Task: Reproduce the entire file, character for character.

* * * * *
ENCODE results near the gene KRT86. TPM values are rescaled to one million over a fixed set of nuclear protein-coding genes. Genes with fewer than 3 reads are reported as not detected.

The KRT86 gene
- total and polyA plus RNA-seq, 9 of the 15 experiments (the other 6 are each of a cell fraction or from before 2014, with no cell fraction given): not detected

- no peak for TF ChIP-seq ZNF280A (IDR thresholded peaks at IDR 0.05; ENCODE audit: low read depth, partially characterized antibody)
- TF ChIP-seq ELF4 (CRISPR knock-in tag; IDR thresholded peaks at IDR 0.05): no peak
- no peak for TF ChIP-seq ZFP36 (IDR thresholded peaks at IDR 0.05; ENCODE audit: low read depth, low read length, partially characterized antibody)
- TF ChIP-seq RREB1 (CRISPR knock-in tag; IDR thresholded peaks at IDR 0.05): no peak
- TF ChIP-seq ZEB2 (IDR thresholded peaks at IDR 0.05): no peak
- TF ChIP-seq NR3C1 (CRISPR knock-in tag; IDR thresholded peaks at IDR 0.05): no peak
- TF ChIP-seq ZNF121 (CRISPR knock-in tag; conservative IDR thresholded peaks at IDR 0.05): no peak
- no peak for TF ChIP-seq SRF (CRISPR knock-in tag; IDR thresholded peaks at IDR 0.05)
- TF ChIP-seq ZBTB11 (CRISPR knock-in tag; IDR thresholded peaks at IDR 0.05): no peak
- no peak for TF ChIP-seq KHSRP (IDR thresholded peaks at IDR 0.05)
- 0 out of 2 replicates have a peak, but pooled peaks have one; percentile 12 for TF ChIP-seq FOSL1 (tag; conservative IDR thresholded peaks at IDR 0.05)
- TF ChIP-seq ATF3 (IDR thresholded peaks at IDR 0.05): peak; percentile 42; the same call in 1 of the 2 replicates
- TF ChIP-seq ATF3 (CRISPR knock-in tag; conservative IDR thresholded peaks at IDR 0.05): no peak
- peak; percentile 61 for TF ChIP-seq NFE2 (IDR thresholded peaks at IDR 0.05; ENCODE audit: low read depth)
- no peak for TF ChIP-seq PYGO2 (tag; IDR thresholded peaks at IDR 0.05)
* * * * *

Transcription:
ENCODE results near the gene KRT86. TPM values are rescaled to one million over a fixed set of nuclear protein-coding genes. Genes with fewer than 3 reads are reported as not detected.

The KRT86 gene
- total and polyA plus RNA-seq, 9 of the 15 experiments (the other 6 are each of a cell fraction or from before 2014, with no cell fraction given): not detected

- no peak for TF ChIP-seq ZNF280A (IDR thresholded peaks at IDR 0.05; ENCODE audit: low read depth, partially characterized antibody)
- TF ChIP-seq ELF4 (CRISPR knock-in tag; IDR thresholded peaks at IDR 0.05): no peak
- no peak for TF ChIP-seq ZFP36 (IDR thresholded peaks at IDR 0.05; ENCODE audit: low read depth, low read length, partially characterized antibody)
- TF ChIP-seq RREB1 (CRISPR knock-in tag; IDR thresholded peaks at IDR 0.05): no peak
- TF ChIP-seq ZEB2 (IDR thresholded peaks at IDR 0.05): no peak
- TF ChIP-seq NR3C1 (CRISPR knock-in tag; IDR thresholded peaks at IDR 0.05): no peak
- TF ChIP-seq ZNF121 (CRISPR knock-in tag; conservative IDR thresholded peaks at IDR 0.05): no peak
- no peak for TF ChIP-seq SRF (CRISPR knock-in tag; IDR thresholded peaks at IDR 0.05)
- TF ChIP-seq ZBTB11 (CRISPR knock-in tag; IDR thresholded peaks at IDR 0.05): no peak
- no peak for TF ChIP-seq KHSRP (IDR thresholded peaks at IDR 0.05)
- 0 out of 2 replicates have a peak, but pooled peaks have one; percentile 12 for TF ChIP-seq FOSL1 (tag; conservative IDR thresholded peaks at IDR 0.05)
- TF ChIP-seq ATF3 (IDR thresholded peaks at IDR 0.05): peak; percentile 42; the same call in 1 of the 2 replicates
- TF ChIP-seq ATF3 (CRISPR knock-in tag; conservative IDR thresholded peaks at IDR 0.05): no peak
- peak; percentile 61 for TF ChIP-seq NFE2 (IDR thresholded peaks at IDR 0.05; ENCODE audit: low read depth)
- no peak for TF ChIP-seq PYGO2 (tag; IDR thresholded peaks at IDR 0.05)